Richard Dean doesn’t like to talk about supply chains. He prefers supply chain network, community or ecosystem.
“The world does not work like a chain. It works like a community,” said Dean, chief marketing officer at cloud-based software vendor One Network. “The chain metaphor suggests sequential links. In a community, the members work together for individual and mutual benefit.”
This interconnectedness is reflected in One Network’s cloud-based supply chain network, which allows trading partners to share and monitor information with each other and their partners and connections, and to synchronize business processes and events from point of sale to raw materials sourcing.
One Network has partnered with the University of North Texas on a research project that seeks to expand the understanding of how companies can leverage real-time information on demand to determine their “theoretical minimum inventory” — the smallest stockpiles they can maintain without jeopardizing service or sacrificing sales growth.
It’s a potentially groundbreaking project with an ambitious goal: “to determine the theoretical minimum inventories in any supply chain ecosystem, presuming all information latency is eliminated, while asset availability and performance are optimized.”
Information latency is the lag in communicating information through supply networks. “We differentiate between physical and informational lead time,” Dean said. “Once you take out the information latency, you can take out more physical lead time. That takes you to your theoretical inventory minimums.”
Don’t be put off by the word “theoretical.” This research has solid dollars-and-cents relevance, said Wesley Randall, assistant professor of logistics at North Texas and leader of the research effort. “It’s very real,” he said. “There’s a tremendous amount of waste in supply chains. If companies can get real-time data that is actionable and allows them to understand their true minimum inventory levels, it could be a game-changer.”
Companies have long touted just-in-time supply chains’ role in minimizing inventory, but One Network CEO Greg Brady says there’s much to be done. “Despite all the major technology investments over the past 20 years, supply chain performance has failed to measurably improve, and in many cases has gotten worse. Even the best supply chains still operate with massive amounts of inventory,” Brady said when the research project was announced last spring. “The results of this research will bring into sharp focus the causes of this stagnation and more importantly, what can be done about it.”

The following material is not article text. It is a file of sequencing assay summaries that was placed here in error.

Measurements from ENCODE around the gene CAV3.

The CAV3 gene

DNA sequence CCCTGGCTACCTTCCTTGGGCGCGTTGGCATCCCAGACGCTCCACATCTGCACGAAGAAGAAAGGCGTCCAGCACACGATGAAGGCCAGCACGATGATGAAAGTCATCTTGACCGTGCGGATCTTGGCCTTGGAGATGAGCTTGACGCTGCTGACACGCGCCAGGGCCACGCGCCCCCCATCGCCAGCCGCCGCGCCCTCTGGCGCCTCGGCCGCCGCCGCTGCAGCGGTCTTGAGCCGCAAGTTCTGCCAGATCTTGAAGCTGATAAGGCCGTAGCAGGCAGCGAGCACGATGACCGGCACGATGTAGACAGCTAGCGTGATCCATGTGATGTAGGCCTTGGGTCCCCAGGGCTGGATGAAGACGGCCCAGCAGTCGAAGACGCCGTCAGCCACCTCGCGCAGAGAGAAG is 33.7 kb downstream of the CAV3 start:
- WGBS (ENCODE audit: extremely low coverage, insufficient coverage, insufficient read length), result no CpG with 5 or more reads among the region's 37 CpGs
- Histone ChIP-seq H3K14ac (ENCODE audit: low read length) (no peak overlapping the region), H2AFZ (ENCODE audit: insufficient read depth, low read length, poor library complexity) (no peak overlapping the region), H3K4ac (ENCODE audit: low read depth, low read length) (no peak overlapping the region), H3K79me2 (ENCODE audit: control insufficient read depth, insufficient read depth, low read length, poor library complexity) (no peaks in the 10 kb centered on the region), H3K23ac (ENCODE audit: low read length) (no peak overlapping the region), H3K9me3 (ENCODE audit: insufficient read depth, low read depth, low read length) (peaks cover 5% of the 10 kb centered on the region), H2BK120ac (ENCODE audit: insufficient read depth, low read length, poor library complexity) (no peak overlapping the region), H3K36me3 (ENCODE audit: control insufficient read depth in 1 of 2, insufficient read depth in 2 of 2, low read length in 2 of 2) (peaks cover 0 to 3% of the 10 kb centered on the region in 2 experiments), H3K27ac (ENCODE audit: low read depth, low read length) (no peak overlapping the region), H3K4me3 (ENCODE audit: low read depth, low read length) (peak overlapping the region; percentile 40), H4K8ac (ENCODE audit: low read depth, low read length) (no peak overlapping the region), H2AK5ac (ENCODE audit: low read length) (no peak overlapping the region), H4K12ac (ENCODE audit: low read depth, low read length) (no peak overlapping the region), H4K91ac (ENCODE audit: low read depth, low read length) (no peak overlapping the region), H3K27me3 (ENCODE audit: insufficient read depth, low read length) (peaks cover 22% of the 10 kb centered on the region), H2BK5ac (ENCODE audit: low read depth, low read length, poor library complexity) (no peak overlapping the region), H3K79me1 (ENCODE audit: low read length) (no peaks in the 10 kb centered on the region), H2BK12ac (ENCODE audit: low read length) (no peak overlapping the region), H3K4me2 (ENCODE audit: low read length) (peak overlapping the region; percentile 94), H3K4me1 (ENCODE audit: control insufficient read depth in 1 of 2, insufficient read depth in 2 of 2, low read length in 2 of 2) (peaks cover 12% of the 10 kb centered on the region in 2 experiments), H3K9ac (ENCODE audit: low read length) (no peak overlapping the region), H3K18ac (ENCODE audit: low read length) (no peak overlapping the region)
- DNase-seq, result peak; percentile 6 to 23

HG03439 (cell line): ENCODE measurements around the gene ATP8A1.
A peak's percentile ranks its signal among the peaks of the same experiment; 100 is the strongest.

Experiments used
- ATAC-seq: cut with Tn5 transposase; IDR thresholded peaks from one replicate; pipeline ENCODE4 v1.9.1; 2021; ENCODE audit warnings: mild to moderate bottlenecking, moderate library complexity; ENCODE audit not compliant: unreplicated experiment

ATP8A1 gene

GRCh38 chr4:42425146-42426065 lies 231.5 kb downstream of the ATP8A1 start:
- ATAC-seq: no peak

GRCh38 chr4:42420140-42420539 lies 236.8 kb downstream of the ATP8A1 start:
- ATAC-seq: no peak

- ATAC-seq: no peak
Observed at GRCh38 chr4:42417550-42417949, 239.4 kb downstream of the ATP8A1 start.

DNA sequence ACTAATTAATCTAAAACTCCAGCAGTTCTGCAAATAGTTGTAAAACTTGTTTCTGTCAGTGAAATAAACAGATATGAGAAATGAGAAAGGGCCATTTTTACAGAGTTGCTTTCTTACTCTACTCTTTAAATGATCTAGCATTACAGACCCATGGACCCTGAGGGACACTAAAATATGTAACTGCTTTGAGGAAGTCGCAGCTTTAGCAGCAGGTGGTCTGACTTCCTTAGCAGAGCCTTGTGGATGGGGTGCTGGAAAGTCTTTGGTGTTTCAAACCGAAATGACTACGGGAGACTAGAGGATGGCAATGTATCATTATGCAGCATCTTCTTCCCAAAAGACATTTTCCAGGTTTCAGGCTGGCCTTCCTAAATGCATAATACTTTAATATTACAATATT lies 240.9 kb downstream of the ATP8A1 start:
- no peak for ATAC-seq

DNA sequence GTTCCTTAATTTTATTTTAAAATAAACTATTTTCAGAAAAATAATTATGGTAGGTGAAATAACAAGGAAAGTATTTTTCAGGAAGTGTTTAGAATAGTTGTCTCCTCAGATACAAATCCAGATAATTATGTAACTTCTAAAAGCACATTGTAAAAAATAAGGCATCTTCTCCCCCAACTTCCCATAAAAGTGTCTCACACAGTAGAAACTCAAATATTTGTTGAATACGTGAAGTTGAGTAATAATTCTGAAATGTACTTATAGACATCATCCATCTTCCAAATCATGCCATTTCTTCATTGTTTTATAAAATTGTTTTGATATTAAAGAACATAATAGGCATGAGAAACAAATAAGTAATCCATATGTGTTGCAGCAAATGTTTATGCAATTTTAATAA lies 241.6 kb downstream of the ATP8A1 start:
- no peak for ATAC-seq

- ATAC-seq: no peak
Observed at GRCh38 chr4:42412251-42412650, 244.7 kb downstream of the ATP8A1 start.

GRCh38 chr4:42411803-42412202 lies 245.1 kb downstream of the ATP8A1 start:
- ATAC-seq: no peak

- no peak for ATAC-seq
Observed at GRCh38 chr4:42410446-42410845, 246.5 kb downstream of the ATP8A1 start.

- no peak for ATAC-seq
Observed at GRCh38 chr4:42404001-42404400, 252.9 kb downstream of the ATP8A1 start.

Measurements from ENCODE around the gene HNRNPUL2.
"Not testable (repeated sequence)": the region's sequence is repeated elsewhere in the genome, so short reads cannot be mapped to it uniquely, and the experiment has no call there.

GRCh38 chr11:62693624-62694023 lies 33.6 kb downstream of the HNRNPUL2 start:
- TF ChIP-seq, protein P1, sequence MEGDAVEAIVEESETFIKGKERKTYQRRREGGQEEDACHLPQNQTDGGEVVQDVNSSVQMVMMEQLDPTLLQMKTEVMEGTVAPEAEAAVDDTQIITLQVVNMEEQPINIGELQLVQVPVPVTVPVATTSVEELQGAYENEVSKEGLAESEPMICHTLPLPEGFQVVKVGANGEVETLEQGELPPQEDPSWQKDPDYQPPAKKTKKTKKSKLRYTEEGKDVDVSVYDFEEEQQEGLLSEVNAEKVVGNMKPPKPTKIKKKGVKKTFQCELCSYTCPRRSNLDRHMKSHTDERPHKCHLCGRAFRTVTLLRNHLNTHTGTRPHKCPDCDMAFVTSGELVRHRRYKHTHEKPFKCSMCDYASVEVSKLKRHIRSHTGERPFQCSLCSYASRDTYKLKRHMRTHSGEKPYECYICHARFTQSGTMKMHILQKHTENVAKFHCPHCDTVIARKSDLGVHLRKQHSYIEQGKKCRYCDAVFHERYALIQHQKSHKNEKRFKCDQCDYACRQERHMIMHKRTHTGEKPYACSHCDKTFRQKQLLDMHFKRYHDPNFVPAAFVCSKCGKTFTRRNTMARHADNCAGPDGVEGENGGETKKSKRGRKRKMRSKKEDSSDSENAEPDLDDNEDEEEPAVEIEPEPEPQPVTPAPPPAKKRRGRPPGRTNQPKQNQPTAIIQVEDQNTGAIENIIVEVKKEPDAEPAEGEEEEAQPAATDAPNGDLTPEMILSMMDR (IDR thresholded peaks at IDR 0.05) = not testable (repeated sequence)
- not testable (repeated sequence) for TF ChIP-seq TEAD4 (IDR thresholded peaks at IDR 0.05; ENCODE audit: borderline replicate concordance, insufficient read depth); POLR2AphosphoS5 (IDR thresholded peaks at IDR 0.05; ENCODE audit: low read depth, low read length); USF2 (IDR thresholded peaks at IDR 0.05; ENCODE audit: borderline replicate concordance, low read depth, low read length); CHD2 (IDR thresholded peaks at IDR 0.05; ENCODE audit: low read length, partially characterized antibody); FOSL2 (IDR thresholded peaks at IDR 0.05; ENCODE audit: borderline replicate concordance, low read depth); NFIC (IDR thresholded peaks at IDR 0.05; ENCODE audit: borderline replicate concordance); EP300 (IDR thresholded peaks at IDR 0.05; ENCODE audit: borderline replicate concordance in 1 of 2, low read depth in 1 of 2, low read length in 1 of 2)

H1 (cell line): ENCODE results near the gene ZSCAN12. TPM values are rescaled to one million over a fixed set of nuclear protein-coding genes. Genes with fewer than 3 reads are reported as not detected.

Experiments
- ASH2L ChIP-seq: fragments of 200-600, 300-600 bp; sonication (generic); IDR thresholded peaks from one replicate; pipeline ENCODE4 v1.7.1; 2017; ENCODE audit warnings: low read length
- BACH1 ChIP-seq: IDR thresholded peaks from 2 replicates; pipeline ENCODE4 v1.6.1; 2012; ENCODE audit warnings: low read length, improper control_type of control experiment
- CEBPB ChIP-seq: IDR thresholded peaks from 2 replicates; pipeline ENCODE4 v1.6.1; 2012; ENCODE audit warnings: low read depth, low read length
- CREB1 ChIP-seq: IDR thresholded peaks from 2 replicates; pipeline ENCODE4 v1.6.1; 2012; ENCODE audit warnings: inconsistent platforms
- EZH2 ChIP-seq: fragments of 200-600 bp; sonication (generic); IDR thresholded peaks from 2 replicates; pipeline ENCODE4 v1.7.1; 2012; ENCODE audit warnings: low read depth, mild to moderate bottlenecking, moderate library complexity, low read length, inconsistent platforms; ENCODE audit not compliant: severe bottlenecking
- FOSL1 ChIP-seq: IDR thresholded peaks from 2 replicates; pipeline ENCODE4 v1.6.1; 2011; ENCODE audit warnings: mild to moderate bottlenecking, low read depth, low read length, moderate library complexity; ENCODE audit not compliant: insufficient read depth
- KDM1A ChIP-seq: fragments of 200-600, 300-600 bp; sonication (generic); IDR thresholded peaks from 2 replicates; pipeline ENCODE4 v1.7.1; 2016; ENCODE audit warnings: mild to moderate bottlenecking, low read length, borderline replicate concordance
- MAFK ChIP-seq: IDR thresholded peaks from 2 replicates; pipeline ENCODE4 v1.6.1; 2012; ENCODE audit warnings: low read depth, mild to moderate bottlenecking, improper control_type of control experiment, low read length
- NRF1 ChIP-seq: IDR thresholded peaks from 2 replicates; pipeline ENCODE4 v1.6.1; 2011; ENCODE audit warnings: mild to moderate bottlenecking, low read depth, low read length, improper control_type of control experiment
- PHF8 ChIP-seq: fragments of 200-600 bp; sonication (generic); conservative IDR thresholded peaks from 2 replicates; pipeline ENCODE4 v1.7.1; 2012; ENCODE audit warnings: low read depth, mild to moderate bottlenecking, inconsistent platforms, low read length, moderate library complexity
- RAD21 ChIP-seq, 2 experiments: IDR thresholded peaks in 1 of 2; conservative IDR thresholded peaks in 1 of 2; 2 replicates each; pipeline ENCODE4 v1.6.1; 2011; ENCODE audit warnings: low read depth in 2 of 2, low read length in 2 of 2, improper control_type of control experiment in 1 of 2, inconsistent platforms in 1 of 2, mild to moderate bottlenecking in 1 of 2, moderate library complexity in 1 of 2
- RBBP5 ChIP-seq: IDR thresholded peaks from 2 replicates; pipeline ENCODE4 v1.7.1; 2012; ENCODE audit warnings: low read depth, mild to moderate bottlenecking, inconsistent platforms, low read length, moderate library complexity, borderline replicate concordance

The University of North Texas research into theoretical minimum inventory is related to what One Network does for companies such as Del Monte Foods.
Using the computer cloud, One Network captures details on lead times, manufacturing frequency, batch sizes, ordering policies and other data that are crunched by algorithms and demand signals to automatically adjust inventories at each level of partners’ supply chain networks.
For example, if a retailer expects to sell a certain number of lawnmowers, the information is shared not only with the supplier and manufacturer but also with their suppliers — and in a format they can use. Retail orders for 1,000 lawnmowers are translated into orders that tell suppliers the exact number of nuts, bolts and carburetors that will be needed and when they’re needed.
Squeezing out information latency allows partners in the supply network to base decisions on actual demand instead of forecasts, Dean said. “All forecasts contain errors,” he said.
In a retailer’s typical supply chain, a point-of-sale forecast is passed upstream to a series of vendors and suppliers, each of which makes its own forecast. Inevitably, forecast errors are introduced at each step, and are magnified by delays. By the time the information reaches the start of the supply chain, it’s a classic “bullwhip” effect.
To hedge against uncertainty, companies build more inventory than they’d need if they knew exactly what and when their customer would need it.
The University of North Texas research couples software such as One Network’s with an algorithm that quantifies the time needed to transmit relevant information throughout a supply chain network. The idea is to help companies leverage up-to-the-minute information to determine how close they want to come to theoretical minimum inventory.
“We’re taking software that is almost agnostic, coupled with a thought process,” Randall said. The software prompts a series of questions: What’s the demand? Variance of demand? Lead time? Standard deviation? The answers, coupled with the software solution, “allow you to see in very high fidelity the results of your supply chain processes.”
Some companies may decide that they’d rather spend more on inventory to ensure good customer service or to increase chances for future sales. But at least they’ll understand the tradeoffs involved, Randall said.
Cloud-based software makes it possible “to quantify the current inventory versus the theoretical minimum inventory, and to translate that into dollar signs,” Randall said. “That is very powerful at the CEO and CFO level.”
Randall’s North Texas team includes specialists in logistics, marketing, information technology and decision sciences. Their research so far has been based on companies’ information and observations. The next step would be to develop additional data that would allow researchers to develop a basic theorem that companies can use to determine their theoretical minimum inventories.
“We’d like to use these numbers to find out whether there are some large-scale relationships in the corporate data that we could gain some insight from,” Randall said. “If you assume real-time access to data and then you bring in this idea of theoretical minimums, you can see how much inventory you can pull out of your supply chain. From our perspective, it’s a lot.”